How to use for/while/until loop in bash

Last updated on February 13, 2021 by Dan Nanni

Undoubtedly the most useful feature of bash scripting is loop control. In any imperative programming language like bash, loop statements are commonly used along with conditional statements to perform repetitive tasks. In case of bash, three different types of loop statements are available: for, while and until. Each of these loop statements comes in handy in slightly different circumstances.

In this tutorial, I explain how to use for, while and until loops in bash shell scripts, and demonstrate their use cases using shell script examples.

Loop Statements: for vs. while vs. until

Both the for and while statements allow you to express a loop with a terminating condition (i.e., run the loop while the condition is true). The for statement is more versatile than the while statement as you can also iterate over a list of items using a for loop without explicitly defining a condition. Thus for loops are often used when the number of loop iterations or the items to iterate over are already known.

Similar to for and while, the until statement allows you to define a conditional loop. However, the difference of until lies in how the condition is handled. The for/while loops are executed while the condition is true. On the other hand, until loops are iterated until the condition is true, meaning that the loops are executed while the condition is false.

With these key differences in mind, let's go over the syntax and examples of for, while and until loops in the following.

for Loops in bash

The for Loop Syntax

The most commonly used form of for loops is a single-expression loop as shown below. The loop body surrounded by do and done is executed as long as <conditional-expression> evaluates to true. <conditional-expression> can be written in many different forms, some of which will be illustrated with examples later.

for <conditional-expression>
do
    <loop-body>
done
for <conditional-expression>; do
    <loop-body>
done

Another form of for loops is a three-expression loop as shown below. The control flow in this loop is as follows. First, <init-expression> is executed once before the loop starts. Then <conditional-expression> is evaluated. If the condition evaluates to true, the loop is entered and the loop body is executed. After the loop body is completed, the control flow jumps back to <update-expression>, where any loop control variable can be updated. Then <conditional-expression> is evaluated again. If true, loop iteration continues, and the whole process repeats itself.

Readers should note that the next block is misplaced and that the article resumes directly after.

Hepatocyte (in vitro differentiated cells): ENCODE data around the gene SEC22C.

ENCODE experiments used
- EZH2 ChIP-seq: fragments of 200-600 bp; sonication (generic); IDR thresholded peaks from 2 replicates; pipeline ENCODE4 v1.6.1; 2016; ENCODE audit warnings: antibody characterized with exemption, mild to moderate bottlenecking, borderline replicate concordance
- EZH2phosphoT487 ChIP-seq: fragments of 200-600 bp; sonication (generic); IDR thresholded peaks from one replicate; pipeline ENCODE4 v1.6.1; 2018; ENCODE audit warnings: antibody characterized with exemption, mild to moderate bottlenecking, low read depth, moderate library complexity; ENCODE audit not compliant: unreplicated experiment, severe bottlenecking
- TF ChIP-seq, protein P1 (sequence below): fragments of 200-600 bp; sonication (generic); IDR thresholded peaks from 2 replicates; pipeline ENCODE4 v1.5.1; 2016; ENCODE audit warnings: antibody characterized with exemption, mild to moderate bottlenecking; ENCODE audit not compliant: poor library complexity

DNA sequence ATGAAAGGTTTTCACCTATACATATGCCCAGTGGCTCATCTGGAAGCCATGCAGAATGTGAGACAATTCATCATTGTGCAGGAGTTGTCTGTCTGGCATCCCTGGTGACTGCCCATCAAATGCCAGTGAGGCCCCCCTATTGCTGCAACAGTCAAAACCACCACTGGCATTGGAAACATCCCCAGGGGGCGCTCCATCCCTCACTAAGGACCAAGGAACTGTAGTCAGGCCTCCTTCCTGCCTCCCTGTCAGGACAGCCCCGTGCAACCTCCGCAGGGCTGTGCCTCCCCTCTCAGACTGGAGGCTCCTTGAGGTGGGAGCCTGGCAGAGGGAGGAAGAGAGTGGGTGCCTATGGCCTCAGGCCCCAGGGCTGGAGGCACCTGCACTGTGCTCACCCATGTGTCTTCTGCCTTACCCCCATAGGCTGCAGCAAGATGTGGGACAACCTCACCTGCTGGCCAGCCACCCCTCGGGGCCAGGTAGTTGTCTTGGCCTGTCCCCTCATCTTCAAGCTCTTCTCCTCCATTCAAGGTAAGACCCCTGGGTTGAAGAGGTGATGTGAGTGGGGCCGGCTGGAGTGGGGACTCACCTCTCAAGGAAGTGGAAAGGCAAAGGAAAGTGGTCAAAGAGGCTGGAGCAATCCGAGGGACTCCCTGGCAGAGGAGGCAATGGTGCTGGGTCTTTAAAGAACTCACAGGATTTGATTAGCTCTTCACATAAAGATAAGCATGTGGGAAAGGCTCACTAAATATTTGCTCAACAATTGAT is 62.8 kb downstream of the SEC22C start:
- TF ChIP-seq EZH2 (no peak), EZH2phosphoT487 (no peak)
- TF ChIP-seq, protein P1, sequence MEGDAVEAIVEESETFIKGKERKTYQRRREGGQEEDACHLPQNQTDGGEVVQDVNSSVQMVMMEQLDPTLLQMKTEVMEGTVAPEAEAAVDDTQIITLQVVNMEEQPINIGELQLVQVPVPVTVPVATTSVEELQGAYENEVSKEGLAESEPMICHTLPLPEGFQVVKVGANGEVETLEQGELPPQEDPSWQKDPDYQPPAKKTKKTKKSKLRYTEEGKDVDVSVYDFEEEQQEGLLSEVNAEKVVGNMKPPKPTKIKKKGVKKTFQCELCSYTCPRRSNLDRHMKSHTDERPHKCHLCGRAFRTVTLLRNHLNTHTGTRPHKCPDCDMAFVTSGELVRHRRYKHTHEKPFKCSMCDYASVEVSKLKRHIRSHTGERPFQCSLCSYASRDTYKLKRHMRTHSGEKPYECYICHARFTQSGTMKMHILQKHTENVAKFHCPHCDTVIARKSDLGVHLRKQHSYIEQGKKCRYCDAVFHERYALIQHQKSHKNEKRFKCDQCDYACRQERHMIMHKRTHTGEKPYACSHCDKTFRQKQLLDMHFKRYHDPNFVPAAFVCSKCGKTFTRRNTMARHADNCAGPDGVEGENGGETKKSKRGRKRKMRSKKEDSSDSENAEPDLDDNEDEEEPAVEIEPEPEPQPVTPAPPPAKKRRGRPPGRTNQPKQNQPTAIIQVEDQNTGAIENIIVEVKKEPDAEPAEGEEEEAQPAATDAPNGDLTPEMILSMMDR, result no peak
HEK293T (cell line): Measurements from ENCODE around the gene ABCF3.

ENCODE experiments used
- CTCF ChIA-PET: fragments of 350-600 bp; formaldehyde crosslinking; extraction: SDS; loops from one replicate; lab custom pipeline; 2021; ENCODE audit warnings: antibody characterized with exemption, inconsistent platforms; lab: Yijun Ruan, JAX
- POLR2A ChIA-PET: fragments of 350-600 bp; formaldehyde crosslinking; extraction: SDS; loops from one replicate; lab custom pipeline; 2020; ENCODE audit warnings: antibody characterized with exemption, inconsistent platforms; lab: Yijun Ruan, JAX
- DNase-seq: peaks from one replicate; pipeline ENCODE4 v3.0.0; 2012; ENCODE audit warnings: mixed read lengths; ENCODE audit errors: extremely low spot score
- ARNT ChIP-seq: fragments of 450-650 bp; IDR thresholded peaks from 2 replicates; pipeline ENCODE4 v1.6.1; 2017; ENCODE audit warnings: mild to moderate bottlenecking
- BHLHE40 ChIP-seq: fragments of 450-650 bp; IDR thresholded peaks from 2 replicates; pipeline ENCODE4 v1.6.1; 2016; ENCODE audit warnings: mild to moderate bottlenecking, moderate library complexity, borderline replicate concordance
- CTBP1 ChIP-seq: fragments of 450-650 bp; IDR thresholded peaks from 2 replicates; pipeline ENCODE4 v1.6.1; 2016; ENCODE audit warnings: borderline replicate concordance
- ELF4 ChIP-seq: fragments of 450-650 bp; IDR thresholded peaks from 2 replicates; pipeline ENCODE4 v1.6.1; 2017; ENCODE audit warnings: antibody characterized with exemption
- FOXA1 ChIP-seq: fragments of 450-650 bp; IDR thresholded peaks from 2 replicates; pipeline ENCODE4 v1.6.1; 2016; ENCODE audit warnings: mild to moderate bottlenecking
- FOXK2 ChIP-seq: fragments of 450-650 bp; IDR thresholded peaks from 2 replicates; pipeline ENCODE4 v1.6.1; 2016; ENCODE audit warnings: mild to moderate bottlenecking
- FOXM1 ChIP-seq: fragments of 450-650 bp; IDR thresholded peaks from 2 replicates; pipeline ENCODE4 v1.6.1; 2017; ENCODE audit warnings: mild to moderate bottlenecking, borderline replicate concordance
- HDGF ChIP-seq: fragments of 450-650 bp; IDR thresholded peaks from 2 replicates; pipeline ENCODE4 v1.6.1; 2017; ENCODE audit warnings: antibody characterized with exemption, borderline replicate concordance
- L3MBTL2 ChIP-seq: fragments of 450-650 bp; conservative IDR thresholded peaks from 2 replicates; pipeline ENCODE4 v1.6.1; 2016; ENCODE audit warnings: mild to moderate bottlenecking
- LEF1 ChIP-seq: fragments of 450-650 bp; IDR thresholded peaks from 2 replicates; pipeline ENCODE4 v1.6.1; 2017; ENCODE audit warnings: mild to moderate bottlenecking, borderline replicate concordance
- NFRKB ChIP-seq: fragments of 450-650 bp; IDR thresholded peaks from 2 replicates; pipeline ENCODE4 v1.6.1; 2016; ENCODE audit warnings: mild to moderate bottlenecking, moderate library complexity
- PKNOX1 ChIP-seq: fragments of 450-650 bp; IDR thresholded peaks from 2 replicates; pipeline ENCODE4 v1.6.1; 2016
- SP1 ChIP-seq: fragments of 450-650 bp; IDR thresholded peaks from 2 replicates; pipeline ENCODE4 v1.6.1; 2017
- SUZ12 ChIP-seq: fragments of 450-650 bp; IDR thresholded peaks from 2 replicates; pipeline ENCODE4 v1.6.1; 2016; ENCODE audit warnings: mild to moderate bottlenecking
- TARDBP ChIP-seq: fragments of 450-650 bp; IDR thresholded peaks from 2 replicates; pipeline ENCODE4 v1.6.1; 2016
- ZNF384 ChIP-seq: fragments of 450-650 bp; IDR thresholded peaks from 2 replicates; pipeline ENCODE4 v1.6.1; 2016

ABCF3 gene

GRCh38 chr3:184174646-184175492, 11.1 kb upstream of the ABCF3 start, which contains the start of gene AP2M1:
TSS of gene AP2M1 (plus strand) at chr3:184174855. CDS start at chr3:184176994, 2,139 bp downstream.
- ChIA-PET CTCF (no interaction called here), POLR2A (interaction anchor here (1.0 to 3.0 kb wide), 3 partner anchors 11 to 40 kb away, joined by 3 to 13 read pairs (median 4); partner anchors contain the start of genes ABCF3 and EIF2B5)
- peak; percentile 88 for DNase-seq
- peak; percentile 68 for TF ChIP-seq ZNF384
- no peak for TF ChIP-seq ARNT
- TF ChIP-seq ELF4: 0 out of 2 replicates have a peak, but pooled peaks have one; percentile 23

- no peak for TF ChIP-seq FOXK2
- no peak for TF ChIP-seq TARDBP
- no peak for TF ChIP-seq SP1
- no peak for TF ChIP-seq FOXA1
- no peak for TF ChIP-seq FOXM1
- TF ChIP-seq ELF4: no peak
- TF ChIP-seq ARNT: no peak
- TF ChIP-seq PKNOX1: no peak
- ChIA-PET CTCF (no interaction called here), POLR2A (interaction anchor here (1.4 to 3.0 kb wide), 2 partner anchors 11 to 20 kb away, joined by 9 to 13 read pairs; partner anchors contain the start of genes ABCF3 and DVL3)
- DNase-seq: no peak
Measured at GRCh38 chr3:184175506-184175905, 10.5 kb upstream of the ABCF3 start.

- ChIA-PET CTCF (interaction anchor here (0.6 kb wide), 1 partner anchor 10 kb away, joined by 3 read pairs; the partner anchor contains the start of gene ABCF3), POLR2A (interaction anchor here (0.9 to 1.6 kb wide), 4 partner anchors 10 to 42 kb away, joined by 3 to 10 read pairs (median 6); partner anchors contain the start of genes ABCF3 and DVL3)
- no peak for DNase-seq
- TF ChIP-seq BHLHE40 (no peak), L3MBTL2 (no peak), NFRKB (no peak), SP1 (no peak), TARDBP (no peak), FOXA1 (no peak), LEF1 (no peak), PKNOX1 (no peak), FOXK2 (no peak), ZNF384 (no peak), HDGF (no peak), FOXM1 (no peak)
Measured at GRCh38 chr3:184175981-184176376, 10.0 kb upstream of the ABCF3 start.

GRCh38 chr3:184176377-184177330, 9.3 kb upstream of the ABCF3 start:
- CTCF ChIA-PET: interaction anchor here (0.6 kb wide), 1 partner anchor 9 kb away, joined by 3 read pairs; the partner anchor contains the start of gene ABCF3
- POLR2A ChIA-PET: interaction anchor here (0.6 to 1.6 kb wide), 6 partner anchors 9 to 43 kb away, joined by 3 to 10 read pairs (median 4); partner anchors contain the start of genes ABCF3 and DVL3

Note that there should be spaces between opening/closing double round brackets and the init/update expressions.

for (( <init-expression>; <conditional-expression>; <update-expression> )); do
    <loop-body>
done

Example #1: Repeat N Times or Iterate over a Range in for Loop in bash

To repeat N times, where N is a variable, use either of the following formats.

N=10
for i in $(seq 1 $N); do
  echo "$i-th run"
done
N=10
for (( i=0; i <= $N ; i++ )); do
    echo "$i-th run"
done

To iterate over a fixed range of values, specify the range with {START..END} in the conditional expression.

# iterate all integers from 10 to 100
for i in {10..100}; do
    echo "count $i"
done

To iterate over a range of values with a fixed increment, use {START..END..INCREMENT} in the conditional expression.

# iterate over 10, 15, 20, ..., 95, 100 
for i in {10..100..5}; do
    echo "count $i"
done

The above for loop can of course be re-written easily with a three-expression loop.

for (( i=0; i <= 100 ; i=i+5 )); do
    echo "count $i"
done

Example #2: Iterate over a List of Strings in for Loop in bash

fruit_list=('apple' 'orange' 'kiwi' 'pear' 'watermelon')
for fruit in "${fruit_list[@]}"; do
    echo $fruit
done
fruit_list="apple orange kiwi pear watermelon"
for fruit in $fruit_list; do
    echo $fruit
done
for fruit in apple orange kiwi pear watermelon; do
    echo $fruit
done

while Loop in bash

The while Loop Syntax